Cogress Video Interviews
Lord Mendelsohn, Member of the Cogress’ Advisory Board discusses the current state of the UK property market and the key factors resulting from the triggering of Article 50.
In your opinion, what will be the key factors resulting from the triggering of Article 50 that could affect London House prices?
The main issue affecting the house prices in relation to Brexit has really been around uncertainty and that’s our biggest problem. Most of the major changes to the position of property in London are the costs that relate to the tax changes that the government has brought in which is heavily taxed property its also being the issue about house building, supply and demand and where there has been limiting supply and sometimes an over demand at certain times. But in Europe the main issue is the uncertainty that has brought on the concern about investment in London, but that has always been tempered by the fact that London is a very strong investment bet and we have seen that in the market we have seen some resilience in the market as a result of it. Brexit in an of itself is not a cause for any concern about the property market but uncertainty is always a drag and has a debilitating impact on prices.
What will the government be doing to ensure that demand for living and working in London will at least remain at current levels and if not increase?
The impact of people’s willingness to live and work in London as a result of Brexit and the obvious concerns that some people have particularly the EU citizens who are residents here is the major concern about the condition of the London economy it’s overall impact on house prices is not clear and is not clear how strong it is. But obviously within the context to the Brexit negotiations, the rights of the EU citizens in Britain and of British citizens in Europe is a key factor and of course one would hope that a less dryer and some accommodating view was taken to make sure that we will be able to have arrangements that would satisfy both and would give special terms to both almost as a form of continuation of where we are. Whether or not that is a realistic prospect to expect in the negotiations remain as to be seen and the indicators are not as optimistic as some would like. But that’s the way in which we can make sure we can guarantee a strong base for London and a stronger appeal to EU citizens.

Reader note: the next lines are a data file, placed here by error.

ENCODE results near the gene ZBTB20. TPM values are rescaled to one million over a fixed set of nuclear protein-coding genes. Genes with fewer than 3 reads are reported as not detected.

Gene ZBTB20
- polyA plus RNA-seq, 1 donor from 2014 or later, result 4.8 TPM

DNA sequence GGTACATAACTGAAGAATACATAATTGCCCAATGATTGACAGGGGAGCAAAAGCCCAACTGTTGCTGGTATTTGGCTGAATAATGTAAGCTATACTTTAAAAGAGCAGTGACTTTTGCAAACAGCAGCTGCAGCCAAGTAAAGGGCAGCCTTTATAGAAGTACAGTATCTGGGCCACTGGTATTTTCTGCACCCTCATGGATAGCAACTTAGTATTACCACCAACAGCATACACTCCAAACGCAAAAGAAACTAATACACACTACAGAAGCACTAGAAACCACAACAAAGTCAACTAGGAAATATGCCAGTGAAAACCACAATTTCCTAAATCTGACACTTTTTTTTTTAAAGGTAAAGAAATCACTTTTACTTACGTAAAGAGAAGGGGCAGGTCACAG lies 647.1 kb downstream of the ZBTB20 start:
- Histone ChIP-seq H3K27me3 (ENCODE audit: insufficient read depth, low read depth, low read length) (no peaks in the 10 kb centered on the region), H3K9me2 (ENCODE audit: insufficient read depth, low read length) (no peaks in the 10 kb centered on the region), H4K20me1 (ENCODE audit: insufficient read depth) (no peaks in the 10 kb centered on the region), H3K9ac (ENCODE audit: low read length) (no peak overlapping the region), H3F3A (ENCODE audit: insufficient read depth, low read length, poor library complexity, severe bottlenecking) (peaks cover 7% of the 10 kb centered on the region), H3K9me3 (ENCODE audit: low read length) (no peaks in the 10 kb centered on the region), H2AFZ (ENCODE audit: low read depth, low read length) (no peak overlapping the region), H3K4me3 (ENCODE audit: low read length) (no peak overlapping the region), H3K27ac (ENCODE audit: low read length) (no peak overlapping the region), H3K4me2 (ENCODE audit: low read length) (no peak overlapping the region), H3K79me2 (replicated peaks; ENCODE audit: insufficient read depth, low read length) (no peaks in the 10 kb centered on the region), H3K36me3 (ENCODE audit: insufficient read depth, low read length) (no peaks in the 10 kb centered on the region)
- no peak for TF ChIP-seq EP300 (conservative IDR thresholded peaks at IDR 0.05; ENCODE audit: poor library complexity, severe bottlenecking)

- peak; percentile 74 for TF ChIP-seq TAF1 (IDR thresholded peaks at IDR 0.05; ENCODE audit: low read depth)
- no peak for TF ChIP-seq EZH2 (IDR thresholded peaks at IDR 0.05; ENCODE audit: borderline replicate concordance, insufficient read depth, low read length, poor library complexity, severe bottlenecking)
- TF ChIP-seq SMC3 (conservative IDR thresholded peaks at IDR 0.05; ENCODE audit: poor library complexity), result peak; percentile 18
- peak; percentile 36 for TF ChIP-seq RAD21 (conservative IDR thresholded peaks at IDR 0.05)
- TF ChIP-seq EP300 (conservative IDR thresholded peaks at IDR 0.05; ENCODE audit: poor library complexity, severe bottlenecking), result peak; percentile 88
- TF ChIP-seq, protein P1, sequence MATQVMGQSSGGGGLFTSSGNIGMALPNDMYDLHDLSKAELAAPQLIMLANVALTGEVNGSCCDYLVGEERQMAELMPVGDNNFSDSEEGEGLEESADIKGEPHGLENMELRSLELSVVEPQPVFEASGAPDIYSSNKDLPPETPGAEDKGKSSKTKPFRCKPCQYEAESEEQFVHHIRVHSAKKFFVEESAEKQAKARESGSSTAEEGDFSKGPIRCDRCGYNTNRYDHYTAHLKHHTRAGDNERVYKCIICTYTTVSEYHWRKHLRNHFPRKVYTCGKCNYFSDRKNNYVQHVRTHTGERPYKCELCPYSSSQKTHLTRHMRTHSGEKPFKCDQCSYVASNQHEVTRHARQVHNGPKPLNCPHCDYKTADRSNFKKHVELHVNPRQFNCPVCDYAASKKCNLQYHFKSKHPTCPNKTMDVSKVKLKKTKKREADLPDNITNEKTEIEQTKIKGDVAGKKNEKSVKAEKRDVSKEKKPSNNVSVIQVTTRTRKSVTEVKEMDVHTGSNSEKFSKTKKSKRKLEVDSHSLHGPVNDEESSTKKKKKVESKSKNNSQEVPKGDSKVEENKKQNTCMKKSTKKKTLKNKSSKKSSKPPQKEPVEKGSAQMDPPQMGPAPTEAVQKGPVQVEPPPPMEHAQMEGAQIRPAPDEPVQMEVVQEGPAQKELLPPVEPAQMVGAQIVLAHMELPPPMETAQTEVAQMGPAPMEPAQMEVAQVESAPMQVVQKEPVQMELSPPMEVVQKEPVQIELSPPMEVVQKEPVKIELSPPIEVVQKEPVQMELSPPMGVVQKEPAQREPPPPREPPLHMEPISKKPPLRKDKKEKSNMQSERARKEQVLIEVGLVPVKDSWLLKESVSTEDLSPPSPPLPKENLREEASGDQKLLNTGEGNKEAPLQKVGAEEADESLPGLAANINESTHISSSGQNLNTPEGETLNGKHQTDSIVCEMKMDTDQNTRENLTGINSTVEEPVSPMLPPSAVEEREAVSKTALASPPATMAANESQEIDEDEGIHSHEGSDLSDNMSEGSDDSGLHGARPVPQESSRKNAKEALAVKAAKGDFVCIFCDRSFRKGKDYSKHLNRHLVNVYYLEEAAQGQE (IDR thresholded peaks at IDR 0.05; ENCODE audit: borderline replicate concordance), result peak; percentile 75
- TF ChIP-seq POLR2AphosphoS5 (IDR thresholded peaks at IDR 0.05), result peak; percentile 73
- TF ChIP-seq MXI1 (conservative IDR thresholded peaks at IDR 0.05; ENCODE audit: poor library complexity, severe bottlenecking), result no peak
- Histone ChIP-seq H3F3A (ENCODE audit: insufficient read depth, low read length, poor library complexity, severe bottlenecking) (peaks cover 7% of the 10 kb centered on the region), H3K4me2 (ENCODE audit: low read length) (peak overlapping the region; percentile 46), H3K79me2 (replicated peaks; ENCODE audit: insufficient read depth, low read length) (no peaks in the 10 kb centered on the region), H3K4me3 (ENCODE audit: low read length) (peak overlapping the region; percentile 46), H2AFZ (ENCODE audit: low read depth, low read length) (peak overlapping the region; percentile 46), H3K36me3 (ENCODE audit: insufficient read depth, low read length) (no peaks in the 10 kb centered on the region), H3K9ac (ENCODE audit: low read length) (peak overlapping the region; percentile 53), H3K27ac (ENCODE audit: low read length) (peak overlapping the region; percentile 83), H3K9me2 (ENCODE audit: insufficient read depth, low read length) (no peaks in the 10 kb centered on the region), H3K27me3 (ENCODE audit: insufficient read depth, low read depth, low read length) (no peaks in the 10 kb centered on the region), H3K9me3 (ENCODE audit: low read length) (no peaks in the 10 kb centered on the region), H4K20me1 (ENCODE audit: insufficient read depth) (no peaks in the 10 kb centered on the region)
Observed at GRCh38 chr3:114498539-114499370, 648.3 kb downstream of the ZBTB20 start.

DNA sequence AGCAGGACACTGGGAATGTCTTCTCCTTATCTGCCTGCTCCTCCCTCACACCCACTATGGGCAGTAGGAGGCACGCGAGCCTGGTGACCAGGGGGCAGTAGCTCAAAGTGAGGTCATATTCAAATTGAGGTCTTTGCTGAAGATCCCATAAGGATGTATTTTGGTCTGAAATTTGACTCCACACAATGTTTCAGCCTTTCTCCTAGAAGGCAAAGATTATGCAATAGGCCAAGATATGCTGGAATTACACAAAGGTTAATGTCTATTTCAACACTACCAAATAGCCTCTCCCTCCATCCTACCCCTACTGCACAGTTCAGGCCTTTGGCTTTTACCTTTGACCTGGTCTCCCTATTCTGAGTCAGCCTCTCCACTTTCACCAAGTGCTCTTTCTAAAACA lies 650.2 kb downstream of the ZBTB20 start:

With the devaluation of Sterling helping to buy Foreign investment into London, how will the government ensure that foreign funds continue to see the London property market as a safe haven for their investment?
The position of foreign investment in London is a very interesting story we are actually starting to see increasing foreign investment across the United Kingdom in the south-east, in other cities like Manchester and even Liverpool. Factors which haven’t really been as strong historically as they are at this moment and that’s because continually and partially because of the drop in the value of Sterling investors still see a major opportunity in holding asset and holding property both on an income basis and on an asset basis that the UK remains very solid and very strong. There is of course some areas in London where there has been an over-supply and some development and I would say that areas like Nine Elms are where there is a great risk and we have seen a real chill in overseas investments in those sorts of areas but the general story of property in the UK is that foreign investment still remains very very strong and that has been strengthened by Sterling.